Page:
Robisms – Important Books

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Facebook people are at it again. There are several “lists” of things you’ve done, read, etc. floating around and you “tag” others to do their own list and continue the tagging. Its the modern-day chain letter. But these are fun and don’t cost you a first class postage stamp or add too much to your e-mail inbox.

I was recently tagged in a new pass-the-list game called “15 Books”:

Share fifteen books you’ve read that will always stick with you. First fifteen you can recall in no more than 15 minutes. Send yours!

The problem is I’m not an avid reader and frankly I don’t know if I could name 15 books. Also, its just a list and as it said books “that will always stick with you”, I thought there should be some explanin’ to do.

  1. ??? — Sadly I don’t remember the title. It was something like “Dogfight”. I read it in the 8th grade. It was about a USAF combat pilot and his USSR nemisis and their run-ins over Alaskan airspace. Its importance in this list is that it was the first book I enjoyed reading.
  2. The Holy Bible — Those that know me know I’m not the religious type. I used to be and this book for all its issues does have good life lessons in it. If you can get past the bad science and taking things out of context or taking it literally, it can do you good.
  3. The Hobbit, J.R.R. Tolkien — This was the first fantasy work I read. Its vivid descriptions of this fantasy world along with the battle of good and evil and greed make it an all time best list. Of course this includes the three books that follow in the “Lord of the Rings” trilogy.
  4. Foundation, Issac Asimov — I read 5 of the books in this series. Each on as captivating as its predecessor. Sci-Fi at its best.
  5. Neuromancer, William Gibson — This was the book that defined Cyberpunk. A portrayal of a not to far distant future where man and computers become one and a massive network interconnects us all. Gibson is a hard read, but worth it. Count Zero and Mona Lisa Overdrive complete this trilogy.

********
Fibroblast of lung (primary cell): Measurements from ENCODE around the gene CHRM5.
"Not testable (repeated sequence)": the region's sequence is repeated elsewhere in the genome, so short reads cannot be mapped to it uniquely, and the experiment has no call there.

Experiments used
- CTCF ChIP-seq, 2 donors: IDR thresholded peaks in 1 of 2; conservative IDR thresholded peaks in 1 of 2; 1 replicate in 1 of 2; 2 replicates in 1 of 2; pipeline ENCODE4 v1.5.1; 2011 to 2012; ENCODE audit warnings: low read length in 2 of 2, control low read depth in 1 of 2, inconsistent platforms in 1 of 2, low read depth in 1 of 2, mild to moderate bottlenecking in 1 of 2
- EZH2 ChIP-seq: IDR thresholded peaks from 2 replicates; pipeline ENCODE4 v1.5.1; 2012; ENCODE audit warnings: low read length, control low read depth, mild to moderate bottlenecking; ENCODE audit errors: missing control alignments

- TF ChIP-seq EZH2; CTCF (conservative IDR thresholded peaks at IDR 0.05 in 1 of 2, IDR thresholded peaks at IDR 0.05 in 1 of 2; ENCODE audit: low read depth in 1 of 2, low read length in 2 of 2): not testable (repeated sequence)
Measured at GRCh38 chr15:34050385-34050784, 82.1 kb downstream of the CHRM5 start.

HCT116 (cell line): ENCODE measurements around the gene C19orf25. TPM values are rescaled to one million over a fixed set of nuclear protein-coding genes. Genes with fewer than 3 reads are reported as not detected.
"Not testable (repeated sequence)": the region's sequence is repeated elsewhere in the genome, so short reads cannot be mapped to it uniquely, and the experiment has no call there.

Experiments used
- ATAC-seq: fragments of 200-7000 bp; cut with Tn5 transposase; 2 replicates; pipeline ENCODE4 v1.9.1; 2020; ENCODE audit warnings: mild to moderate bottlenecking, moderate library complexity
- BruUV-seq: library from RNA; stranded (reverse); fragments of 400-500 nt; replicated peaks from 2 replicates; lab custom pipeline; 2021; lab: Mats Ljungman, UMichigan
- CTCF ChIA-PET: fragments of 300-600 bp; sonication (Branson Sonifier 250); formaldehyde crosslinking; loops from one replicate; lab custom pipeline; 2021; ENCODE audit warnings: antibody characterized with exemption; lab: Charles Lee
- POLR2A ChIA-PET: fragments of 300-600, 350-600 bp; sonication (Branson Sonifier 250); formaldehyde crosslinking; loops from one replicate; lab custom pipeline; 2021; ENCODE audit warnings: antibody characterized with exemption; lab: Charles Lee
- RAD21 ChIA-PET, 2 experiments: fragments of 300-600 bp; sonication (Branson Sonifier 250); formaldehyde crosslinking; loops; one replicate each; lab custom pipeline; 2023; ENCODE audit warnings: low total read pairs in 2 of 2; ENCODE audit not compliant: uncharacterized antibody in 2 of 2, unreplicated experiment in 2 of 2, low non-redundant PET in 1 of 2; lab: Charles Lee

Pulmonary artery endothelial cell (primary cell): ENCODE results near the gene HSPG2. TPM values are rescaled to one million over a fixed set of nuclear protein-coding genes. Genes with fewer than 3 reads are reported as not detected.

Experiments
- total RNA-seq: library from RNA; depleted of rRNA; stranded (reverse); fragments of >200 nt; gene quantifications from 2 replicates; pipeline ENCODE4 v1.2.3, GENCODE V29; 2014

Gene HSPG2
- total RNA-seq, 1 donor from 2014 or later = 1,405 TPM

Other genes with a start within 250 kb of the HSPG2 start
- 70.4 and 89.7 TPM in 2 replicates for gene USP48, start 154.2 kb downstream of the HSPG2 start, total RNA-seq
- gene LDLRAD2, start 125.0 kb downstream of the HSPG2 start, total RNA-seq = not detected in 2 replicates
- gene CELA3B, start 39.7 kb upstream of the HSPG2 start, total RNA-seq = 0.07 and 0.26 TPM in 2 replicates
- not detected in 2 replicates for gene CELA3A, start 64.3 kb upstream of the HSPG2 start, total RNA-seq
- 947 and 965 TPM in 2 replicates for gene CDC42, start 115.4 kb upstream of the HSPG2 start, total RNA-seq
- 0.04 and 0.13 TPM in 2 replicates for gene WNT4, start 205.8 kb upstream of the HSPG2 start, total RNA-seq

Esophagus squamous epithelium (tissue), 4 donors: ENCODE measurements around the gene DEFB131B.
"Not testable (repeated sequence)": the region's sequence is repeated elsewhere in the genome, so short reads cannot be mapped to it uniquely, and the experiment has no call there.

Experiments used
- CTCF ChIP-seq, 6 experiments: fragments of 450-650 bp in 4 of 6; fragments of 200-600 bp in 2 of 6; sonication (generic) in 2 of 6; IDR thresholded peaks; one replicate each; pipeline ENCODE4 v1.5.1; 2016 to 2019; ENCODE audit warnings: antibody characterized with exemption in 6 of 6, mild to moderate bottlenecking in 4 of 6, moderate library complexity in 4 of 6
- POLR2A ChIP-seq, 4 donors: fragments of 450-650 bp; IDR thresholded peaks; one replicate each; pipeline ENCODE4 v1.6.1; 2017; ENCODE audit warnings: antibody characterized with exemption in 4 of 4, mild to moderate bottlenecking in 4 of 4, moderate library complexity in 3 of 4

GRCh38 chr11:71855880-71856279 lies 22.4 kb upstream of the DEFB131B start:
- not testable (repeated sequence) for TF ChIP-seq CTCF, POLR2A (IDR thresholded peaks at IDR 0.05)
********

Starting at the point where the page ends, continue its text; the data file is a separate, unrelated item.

6. Hitchhiker’s Guide to the Universe, Douglas Adams — Sci-Fi and humor rolled into one. Its a perfect match for my whacked sense of humor.
  7. The TRS-80 Intro to Programming book, Radio Shack — This small “Learn BASIC” book that Tandy produced to go along with its early personal computers was my self-taught guide to becoming the Super-Programmer that I am (er. was… old age… new fangled stuff…)
  8. Harry Potter Series, J. K. Rowling — Seven books, seven intriguing and fun reads. They were children’s books relative to William Gibson when it comes to ease of read and while they were intended for a youthful audience, myself like many adults were whisked to this fantasy world.
  9. The Cat and the Hat, Dr. Seuss — Read them as a kid, read them as an adult. This book along with most of the Dr. Seuss books never gets old.
  10. Advanced Dungeons & Dragons, G. Gary Gygax — What can I say. I’m a geek. This includes the hundreds of related role playing books.
  11. Core Web Programming 1st Ed., Hall and Brown — This book was my bible in learning web development back in the late ’90’s.
  12. ASMP Professional Business Practices in Photography, ASMP — This is the bible for the photography business, can’t live without it.
  13. Astrophotography for the Amateur, Michael Covington — A fantastic primer on photographing the night sky.
  14. The Unix “man” command — not so much a book, but it is the Unix manual pages, which contains all the wisdom of the Unix platform.
  15. Some NASA book about Man Space Flight from the early 70’s.

So there you have it!

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